RWBY: Arrowfell [Review] | Game News

RWBY: Arrowfell [Review] | Game News

December 11, 2022

RWBY: Arrowfell has been out on PC, Nintendo Switch, PlayStation, and Xbox since November 15, 2022. I’ve watched Rooster Teeth’s RWBY here and there, so it was interesting to note that this game is canon to Volume 7, right after the eponymous team were formally inducted as huntresses.

Before I get started with the main review, here’s a disclaimer: I did receive a free code to try this game out. Overall, I would recommend it more for people who are fans of the RWBY series and would like additional details to fill in some of the story from Volume 7. Honestly, if you’re looking for a side scroller beat ’em up like Scott Pilgrim vs The World, this might not be it for you.

Controls for the game were quite intuitive, and I felt like there was no need to change any of the button mapping. The tutorial made it easy to figure out the controls, and once I got the hang of it through the gameplay, it pretty much stuck.

I liked how the game incorporated Semblances to solve areas of the map. (For those who aren’t familiar with RWBY, Semblances are the special abilities of the characters, varying between super speed like Ruby or creating clones like Blake.) The mechanics of doing so to reach sections were also a good detail, like using Weiss’ glyph platforms, switching to Ruby, and then speed vaulting to the other end of the map.

Navigating the game required the use of fetch quests. Rather than going from start to finish in a specific area for each chapter, you’re in a safe location with NPCs or other storyline characters who ask for something (i.e. a book, pickaxe, soda). Once you complete a fetch quest, you might receive another item for a quest or have a location of your map open up to progress in the chapter.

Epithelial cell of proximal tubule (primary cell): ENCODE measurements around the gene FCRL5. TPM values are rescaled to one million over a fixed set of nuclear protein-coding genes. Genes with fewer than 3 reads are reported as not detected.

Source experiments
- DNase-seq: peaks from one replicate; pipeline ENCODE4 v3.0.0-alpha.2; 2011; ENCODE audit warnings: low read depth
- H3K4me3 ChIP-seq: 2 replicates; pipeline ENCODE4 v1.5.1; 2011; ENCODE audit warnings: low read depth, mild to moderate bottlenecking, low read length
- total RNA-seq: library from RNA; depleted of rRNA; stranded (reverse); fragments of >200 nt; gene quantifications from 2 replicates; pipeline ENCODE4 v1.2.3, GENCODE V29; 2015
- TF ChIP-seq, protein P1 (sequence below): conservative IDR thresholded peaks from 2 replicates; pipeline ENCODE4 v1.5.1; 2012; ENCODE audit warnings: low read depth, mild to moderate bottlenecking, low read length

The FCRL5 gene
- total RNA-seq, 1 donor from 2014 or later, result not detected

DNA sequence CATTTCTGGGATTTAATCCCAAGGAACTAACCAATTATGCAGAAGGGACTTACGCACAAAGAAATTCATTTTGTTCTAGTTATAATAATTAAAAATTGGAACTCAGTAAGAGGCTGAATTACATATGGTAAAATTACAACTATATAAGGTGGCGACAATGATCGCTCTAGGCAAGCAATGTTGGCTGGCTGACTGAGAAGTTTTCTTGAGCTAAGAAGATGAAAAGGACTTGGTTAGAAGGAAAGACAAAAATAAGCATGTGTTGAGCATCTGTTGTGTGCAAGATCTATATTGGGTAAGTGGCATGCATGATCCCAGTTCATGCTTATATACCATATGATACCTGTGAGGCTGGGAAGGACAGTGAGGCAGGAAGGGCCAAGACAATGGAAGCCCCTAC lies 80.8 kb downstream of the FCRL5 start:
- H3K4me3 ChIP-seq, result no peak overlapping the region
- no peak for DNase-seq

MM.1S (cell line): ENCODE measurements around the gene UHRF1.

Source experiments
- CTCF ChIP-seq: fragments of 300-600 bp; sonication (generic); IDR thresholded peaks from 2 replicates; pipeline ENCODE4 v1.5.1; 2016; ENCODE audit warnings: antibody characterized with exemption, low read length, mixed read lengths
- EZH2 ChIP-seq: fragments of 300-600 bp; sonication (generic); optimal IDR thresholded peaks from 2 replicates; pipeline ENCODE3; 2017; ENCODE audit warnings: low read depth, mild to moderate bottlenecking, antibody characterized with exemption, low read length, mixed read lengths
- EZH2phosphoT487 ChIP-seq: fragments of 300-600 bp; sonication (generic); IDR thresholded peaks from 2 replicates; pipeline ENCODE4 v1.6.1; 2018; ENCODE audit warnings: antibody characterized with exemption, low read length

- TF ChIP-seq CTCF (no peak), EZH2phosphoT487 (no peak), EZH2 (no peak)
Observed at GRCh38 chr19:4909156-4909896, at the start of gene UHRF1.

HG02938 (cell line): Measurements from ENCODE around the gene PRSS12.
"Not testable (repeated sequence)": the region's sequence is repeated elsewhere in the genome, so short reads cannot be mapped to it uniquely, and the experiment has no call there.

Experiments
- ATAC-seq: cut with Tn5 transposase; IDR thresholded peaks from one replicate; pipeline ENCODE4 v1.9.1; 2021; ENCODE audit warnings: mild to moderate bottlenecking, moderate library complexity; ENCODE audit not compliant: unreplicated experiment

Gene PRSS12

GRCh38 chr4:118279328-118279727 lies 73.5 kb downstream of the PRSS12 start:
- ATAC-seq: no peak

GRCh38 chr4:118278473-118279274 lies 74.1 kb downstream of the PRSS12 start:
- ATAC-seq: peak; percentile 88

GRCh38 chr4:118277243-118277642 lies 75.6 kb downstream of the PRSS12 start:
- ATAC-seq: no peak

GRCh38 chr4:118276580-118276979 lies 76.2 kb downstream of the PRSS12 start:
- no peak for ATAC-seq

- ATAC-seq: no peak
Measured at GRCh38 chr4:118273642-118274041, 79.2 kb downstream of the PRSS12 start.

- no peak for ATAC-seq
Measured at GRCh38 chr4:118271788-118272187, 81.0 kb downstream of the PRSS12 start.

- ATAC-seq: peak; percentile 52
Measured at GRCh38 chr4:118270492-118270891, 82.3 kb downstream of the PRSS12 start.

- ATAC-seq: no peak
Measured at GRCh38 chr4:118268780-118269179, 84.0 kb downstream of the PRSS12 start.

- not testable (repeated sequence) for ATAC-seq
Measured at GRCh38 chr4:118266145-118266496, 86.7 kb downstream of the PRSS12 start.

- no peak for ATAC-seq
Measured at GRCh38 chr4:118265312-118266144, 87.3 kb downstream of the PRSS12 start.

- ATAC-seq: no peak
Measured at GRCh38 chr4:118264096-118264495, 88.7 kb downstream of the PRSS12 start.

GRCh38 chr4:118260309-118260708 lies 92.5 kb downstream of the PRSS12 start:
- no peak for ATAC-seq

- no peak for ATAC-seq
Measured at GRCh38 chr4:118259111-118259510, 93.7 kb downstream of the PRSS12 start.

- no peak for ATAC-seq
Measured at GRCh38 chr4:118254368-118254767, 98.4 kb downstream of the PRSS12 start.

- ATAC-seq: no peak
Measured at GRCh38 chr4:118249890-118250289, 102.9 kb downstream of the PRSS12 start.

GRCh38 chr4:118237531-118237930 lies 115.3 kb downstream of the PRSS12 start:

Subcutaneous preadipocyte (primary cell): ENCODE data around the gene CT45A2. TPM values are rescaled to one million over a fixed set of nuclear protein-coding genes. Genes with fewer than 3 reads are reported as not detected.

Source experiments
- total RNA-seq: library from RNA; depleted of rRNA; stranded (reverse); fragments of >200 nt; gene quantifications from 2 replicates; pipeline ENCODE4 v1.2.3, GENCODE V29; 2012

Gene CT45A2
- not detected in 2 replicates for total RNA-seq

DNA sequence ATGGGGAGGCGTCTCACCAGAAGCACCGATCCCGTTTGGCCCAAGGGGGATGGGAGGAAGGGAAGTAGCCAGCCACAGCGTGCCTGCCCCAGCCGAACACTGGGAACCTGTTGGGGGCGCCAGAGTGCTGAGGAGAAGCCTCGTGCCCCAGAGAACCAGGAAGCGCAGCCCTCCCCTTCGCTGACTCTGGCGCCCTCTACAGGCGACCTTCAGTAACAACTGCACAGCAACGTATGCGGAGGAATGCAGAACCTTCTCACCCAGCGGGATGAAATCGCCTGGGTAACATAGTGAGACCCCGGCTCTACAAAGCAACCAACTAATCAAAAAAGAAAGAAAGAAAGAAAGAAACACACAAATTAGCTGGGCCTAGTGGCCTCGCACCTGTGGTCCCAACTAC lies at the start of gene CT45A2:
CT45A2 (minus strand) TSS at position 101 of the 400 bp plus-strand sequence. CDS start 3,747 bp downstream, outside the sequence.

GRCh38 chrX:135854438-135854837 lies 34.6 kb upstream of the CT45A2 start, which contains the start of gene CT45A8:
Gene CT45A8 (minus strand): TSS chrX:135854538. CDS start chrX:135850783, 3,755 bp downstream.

As you progress, there are areas on the map where you fight enemies, both human and Grimm. Each time you leave and return, they respawn. The purpose of these hunting areas was definitely to complete the objectives, and to also earn money to buy support items. 

The save point locations weren’t hard to reach once you knew where they were. My main problem was that if you leave the hunting area to go to a safe area and then lose all of your hearts after going to a new hunting area, you didn’t respawn at the safe area you might have reached prior to leaving. Instead, you respawn at the last save point you actually used, making the auto-save feature a moot point.

Another thing I found lackluster was that the safe areas didn’t heal your energy bar or restore your hearts. It’s in line with the setting that you would technically spend money on resources for your next mission, as a team of huntresses. However, I would prefer not to have to spend it on items both to heal and help out with the missions.

As for the enemies, fighting them felt tedious. I felt like you really needed to get a good feel of where the hitboxes started and ended. For instance, if I were to jump onto a platform waiting for an opportunity to strike the Grimm below me and then jump down, 90% of the time, I would be caught within the hitbox and take damage myself. I don’t even think I was within the hitbox, but the game apparently thought so. It definitely made it hard when there were multiple enemies because you would get staggered, and by the time you got out of your stagger animation, the next enemy would be geared up to hit you.